“I do love a hook,” said Jenny. “A hook and a glass eye.”
“You could get them if you wanted,” I suggested, “through the wonders of modern surgery.”
“I don’t want my own,” said Jenny, “but I am very drawn to that sort of thing.”
“Have you done Peter Pan in panto?” I asked.
“No,” Jenny replied, “but I do like the look of a pirate.”
“What’s the glass eye got to do with it?” I asked.
“Anything that’s a bit wrong,” Jenny explained, “I’m quite attracted to anything that’s a bit wrong.”
“Was your mother in a wheelchair?” I asked.
“No, Full-length calliper. It’s only one leg. She is really magnificent.”
“My mother only had one hand,” I said, “but she didn’t let it affect her. She seemed to be knitting all the time in my childhood. She used to play tennis when she was younger, which is actually quite difficult – You have to hold the racquet in one hand and have to throw the ball up in the air.”
“My mother was a tennis player,” said Jenny.
“My mother,” I said, “mostly hid the end of her left arm – because her parents had told her she shouldn’t show it.”
“Yes,” said Jenny. “It was slightly shameful. My mother told me that, after she got polio, her father assumed she would never marry.”
“I don’t think my mother expected to marry,” I said, “because she thought Who would marry a one-handed woman?”
“And with my mother,” said Jenny, “it was Who would marry somebody with a great big leg iron?”
“A pirate, perhaps?” I suggested.
“My dad,” said Jenny. “It was the only romantic thing he ever did. He was abroad when he heard it had happened. He got Compassionate Leave and hitch-hiked his way back from Aden or somewhere like that. She had been his girlfriend and then they’d fallen out. He was in the Army and went off to Aden. She went to a cinema in Blackpool and caught polio there. He heard about it and made his way back to Britain and to Blackpool Infirmary.
“My grandmother was there and said: Derek, you can’t go in and he said Yes, I must and he saw my mother. She said I’ll never walk again and he said Yes you will – when you walk down the aisle to marry me.”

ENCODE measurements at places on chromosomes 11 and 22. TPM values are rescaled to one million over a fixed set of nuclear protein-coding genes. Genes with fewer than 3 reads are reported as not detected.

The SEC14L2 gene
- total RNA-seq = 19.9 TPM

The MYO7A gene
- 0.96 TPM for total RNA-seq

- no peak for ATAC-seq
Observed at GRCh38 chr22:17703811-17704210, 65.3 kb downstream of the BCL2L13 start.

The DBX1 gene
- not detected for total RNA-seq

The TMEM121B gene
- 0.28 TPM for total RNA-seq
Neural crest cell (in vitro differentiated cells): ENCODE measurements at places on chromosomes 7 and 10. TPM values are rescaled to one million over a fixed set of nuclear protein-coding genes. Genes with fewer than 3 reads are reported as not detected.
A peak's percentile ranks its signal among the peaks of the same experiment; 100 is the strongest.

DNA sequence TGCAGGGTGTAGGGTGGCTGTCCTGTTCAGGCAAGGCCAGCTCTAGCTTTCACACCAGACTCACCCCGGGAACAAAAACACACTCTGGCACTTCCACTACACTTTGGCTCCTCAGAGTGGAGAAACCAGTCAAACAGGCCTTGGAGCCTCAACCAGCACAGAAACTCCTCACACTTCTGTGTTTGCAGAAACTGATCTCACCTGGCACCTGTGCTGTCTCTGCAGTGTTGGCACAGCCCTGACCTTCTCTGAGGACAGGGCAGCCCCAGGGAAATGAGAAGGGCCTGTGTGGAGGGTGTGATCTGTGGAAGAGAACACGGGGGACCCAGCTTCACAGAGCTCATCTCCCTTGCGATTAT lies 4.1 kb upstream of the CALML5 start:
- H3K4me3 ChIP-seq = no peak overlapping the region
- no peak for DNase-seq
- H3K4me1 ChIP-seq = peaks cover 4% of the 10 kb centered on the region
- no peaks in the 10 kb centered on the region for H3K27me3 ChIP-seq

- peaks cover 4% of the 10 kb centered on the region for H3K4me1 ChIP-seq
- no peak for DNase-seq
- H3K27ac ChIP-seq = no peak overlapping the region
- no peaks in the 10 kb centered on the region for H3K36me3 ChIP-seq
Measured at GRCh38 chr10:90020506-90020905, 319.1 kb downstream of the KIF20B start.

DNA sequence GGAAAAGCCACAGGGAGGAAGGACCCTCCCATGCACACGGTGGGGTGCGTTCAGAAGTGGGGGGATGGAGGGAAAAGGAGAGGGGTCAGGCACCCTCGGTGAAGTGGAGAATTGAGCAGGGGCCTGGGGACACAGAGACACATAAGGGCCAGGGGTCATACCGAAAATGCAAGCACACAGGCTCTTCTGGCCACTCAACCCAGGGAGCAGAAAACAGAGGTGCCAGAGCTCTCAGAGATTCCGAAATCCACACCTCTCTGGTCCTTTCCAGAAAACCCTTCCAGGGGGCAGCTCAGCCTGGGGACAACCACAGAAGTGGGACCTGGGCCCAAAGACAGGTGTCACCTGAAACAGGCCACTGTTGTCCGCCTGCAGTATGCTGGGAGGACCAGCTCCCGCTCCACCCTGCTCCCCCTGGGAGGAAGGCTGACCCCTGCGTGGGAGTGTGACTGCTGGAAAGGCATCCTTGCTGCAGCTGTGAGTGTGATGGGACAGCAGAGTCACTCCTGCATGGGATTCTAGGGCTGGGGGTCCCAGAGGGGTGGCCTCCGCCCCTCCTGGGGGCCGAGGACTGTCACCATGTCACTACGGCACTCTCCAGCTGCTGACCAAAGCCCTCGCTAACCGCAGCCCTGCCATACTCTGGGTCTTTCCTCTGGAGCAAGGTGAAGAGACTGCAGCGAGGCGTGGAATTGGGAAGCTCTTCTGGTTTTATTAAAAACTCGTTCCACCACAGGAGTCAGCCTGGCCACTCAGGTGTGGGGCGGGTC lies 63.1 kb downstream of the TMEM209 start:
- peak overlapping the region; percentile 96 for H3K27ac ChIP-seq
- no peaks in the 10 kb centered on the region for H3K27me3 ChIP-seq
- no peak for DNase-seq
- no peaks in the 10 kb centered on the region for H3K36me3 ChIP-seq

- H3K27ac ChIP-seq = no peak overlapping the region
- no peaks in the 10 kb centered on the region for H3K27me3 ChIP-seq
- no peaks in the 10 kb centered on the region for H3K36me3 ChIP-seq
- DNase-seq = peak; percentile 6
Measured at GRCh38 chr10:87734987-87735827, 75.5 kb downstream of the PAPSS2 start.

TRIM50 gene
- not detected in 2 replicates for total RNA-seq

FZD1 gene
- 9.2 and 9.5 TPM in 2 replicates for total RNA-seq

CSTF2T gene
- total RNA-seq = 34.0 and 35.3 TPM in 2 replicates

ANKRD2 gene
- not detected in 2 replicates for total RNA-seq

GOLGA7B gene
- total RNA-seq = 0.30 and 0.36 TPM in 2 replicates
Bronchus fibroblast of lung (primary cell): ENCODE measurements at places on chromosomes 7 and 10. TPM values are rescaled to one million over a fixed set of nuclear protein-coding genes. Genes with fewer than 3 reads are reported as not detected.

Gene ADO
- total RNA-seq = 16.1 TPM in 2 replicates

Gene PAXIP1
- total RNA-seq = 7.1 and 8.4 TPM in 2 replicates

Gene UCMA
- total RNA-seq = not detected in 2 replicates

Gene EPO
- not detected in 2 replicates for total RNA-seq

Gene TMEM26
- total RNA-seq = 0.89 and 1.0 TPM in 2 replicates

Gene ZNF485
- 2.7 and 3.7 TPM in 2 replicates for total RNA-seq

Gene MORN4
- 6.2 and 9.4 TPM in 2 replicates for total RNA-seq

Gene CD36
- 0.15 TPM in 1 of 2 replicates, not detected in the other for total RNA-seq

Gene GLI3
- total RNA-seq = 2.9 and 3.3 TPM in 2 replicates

“Aaaaaahhhhh…..” I said.
“I know,” said Jenny. “But he’d used all his romance up in that one sentence. In terms of romance, never anything again. He once bought her an egg-poaching pan for her birthday and said: Go on, June. I’d love some eggs…” They’re both very gung-ho and Northern and good fun. Both from Blackpool.”
“So you feel Blackpudlian?” I asked.
“Not really,” said Jenny.
“The place I feel most at home,” I said, “is Edinburgh, but I’ve never had a home there. I always had relatives there until recently, so I was visiting there every year as a child, probably since I was an embryo.”
“I feel Northern,” said Jenny, “I think it’s more to do with the sense of humour than anything else, I understand that quite graphic, broad, seaside postcardy humour.”
“Blackpool is seasidey,” I said. “Not like Manchester.”
“No,” agreed Jenny. “I went to drama school in Manchester. And Liverpool’s different again. But I wouldn’t leave London now.”
“I met your daughter with you,” I said, “at Glastonbury about… It must have been…”
“Nine years ago,” Jenny told me. “When she was 15. She’s 24 now. She’s a playwright. She’s got the writing gene. She’s working at the Royal Court Theatre at the moment. Then she’s got a play on at Theatre 503 on Monday (that’s tomorrow if you read this blog on the day it’s posted) in a thing of new writing, then she’s got a residency at the old BBC building in Maida Vale… or it might be in Marylebone. It starts with an M anyway.”
“And you?” I asked.
“Grumpy Old Women on stage,” said Jenny. “We go into rehearsal in March; we tour in April, May, June. And I’m writing a Radio 4 series at the moment for broadcast later this year: six 15-minute monologues. They’re all set in real time.”
“Will you be starring?”
“No. The producer thought we should get better actresses and she’s right, because I’m quite limited and I always sound like me.”
“That’s the sign of star,” I said.
“I wouldn’t live anywhere other than London now” Jenny said again.
“It’s where everything happens,” I said.
“It is,” said Jenny. “I like it when things happen.”